Grant Mattos, former San Diego Chargers, Denver Broncos, and Tennessee Titans player had this to say: “Opioids nearly killed me. Cannabis, and a lot of love from friends and family, pulled me out of a very dark place when the NFL dream died.”
Joe Montana, four-time Super Bowl champion and one of the most famous names in NFL football, says, “Legalization is picking up steam on a global level and I feel like now is the time to spread information about the curing capabilities of this plant. As with any medicine, increased accessibility comes with the need for education.”
In a 2017 interview with ESPN, NFL commissioner Roger Goodell let his stance against marijuana be heard loud and clear.
“Listen,” said Goodell, “you’re ingesting smoke, so that’s not usually a very positive thing that people would say. It does have an addictive nature. There are a lot of compounds in marijuana that might not be healthy for the players long-term.”
And the opioids that are prescribed freely to opioids aren’t addictive?
“it’s not as simple as someone just wants to feel better after a game,” Goodell added. “We really want to help our players in that circumstance, but I want to make sure that the negative consequences aren’t something that is going to be something that we’ll be held accountable for some years down the road.”
There were several that spoke out about Goodell’s comments.
Anna Valent is one of them. She is the Executive Director of Athletes for CARE, a nonprofit dedicated to allowing professional athletes medical cannabis and other wellbeing resources.
“This isn’t about locker rooms filled with smoke and stoned athletes high on whatever the neighborhood drug dealer grew in his basement,” said Valent. “We are talking about specific strains, specific cannabinoids, the ratio of CBD-to-THC, micro-dosing, topicals, edibles, oils, etc.”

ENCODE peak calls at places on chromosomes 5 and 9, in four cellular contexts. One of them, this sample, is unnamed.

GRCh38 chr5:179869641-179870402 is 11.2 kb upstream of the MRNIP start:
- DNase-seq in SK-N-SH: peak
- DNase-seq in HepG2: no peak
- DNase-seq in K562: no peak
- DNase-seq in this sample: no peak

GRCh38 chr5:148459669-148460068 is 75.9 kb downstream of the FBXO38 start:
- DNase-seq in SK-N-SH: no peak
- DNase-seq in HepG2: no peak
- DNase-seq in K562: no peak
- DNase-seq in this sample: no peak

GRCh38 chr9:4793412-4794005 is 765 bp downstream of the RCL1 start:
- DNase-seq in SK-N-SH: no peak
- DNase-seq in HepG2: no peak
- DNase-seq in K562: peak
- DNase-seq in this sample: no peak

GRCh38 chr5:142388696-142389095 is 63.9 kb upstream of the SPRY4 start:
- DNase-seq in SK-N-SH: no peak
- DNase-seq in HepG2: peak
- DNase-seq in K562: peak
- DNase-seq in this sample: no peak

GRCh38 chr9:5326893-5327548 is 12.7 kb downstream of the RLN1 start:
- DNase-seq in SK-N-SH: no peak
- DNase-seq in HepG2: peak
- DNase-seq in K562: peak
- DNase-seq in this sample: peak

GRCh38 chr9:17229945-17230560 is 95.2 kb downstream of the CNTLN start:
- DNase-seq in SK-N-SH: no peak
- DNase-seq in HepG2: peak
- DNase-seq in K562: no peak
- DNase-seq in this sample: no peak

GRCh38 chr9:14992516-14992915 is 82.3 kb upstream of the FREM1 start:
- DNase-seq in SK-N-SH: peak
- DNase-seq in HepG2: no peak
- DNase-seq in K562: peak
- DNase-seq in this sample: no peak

Cullen Jenkins had the following to say to Goodell: “Look, Roger. You’re playing with people’s lives, with people’s wellbeing…Why can’t the NFL, the biggest moneymaking sport (I believe) in the U.S. be the leader in cannabis? The NFL is a leader, a role model. If they took a step in the right direction with cannabis, other people would start to take notice and learn about the medical benefits of cannabis.”
In an open letter to Goodell, Dr. Lester Grinspoon, Emeritus Professor of Psychiatry at Harvard Medical School, expressed that while he’s a fan of football as a spectator sport, he’s “becoming increasingly uncomfortable with the growing specter that many of these athletes will pay the price of developing Chronic Traumatic Encephalopathy (CTE) to a greater or lesser extent as they grow older.”
It’s estimated that former NFL players suffer from opioid addiction at four times the rate of the general population. Not only are cannabinoids CBD and THC known to help in the management of difficult to treat pain, but there is also emerging evidence in the role cannabis in opioid use disorder.
Both CBD and THC are known to help with anxiety and depression, something many football players suffer with after their careers end. Research shows that CBD contains both antidepressant and anxiolytic properties.
And while clinical research is lacking on the effects of THC for depression (its legal status has made research difficult), there is some research that indicates it can help. People have, after all, been consuming psychoactive strains of cannabis to enhance mood for years.